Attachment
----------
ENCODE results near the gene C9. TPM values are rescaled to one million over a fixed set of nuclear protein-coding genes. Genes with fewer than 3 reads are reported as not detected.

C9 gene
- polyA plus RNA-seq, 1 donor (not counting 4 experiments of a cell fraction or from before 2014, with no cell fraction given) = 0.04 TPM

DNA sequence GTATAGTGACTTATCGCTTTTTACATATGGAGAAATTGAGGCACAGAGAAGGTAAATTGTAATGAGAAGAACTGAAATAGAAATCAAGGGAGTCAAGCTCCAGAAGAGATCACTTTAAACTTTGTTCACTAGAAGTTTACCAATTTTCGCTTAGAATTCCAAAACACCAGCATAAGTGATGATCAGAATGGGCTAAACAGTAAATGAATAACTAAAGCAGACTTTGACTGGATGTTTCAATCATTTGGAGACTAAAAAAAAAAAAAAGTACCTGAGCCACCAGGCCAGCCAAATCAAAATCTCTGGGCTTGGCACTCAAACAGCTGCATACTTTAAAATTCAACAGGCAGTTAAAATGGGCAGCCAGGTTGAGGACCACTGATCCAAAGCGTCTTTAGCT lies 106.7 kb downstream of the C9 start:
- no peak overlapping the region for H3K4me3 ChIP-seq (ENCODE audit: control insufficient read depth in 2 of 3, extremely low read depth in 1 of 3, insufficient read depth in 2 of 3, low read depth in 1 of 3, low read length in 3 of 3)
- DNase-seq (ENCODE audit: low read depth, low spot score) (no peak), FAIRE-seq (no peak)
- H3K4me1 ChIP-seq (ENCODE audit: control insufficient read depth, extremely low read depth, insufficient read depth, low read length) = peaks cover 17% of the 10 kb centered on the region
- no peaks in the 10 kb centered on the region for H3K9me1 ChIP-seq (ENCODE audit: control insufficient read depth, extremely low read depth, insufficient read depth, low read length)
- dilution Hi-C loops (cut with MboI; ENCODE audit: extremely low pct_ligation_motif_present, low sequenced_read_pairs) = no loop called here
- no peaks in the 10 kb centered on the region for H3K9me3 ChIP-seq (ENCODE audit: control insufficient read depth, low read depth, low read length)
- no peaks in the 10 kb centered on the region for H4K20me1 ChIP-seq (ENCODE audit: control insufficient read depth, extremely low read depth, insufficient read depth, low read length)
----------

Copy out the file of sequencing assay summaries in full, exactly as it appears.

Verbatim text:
ENCODE results near the gene C9. TPM values are rescaled to one million over a fixed set of nuclear protein-coding genes. Genes with fewer than 3 reads are reported as not detected.

C9 gene
- polyA plus RNA-seq, 1 donor (not counting 4 experiments of a cell fraction or from before 2014, with no cell fraction given) = 0.04 TPM

DNA sequence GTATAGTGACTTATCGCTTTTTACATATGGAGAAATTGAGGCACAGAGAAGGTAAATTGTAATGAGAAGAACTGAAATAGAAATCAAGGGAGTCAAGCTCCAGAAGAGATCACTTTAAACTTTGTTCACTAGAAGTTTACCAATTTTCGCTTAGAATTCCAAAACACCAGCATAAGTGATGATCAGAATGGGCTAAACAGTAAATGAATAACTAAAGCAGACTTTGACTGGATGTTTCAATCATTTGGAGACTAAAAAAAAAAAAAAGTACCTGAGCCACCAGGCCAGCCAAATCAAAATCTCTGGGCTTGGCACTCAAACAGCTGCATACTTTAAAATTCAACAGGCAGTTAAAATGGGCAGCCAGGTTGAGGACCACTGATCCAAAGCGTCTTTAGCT lies 106.7 kb downstream of the C9 start:
- no peak overlapping the region for H3K4me3 ChIP-seq (ENCODE audit: control insufficient read depth in 2 of 3, extremely low read depth in 1 of 3, insufficient read depth in 2 of 3, low read depth in 1 of 3, low read length in 3 of 3)
- DNase-seq (ENCODE audit: low read depth, low spot score) (no peak), FAIRE-seq (no peak)
- H3K4me1 ChIP-seq (ENCODE audit: control insufficient read depth, extremely low read depth, insufficient read depth, low read length) = peaks cover 17% of the 10 kb centered on the region
- no peaks in the 10 kb centered on the region for H3K9me1 ChIP-seq (ENCODE audit: control insufficient read depth, extremely low read depth, insufficient read depth, low read length)
- dilution Hi-C loops (cut with MboI; ENCODE audit: extremely low pct_ligation_motif_present, low sequenced_read_pairs) = no loop called here
- no peaks in the 10 kb centered on the region for H3K9me3 ChIP-seq (ENCODE audit: control insufficient read depth, low read depth, low read length)
- no peaks in the 10 kb centered on the region for H4K20me1 ChIP-seq (ENCODE audit: control insufficient read depth, extremely low read depth, insufficient read depth, low read length)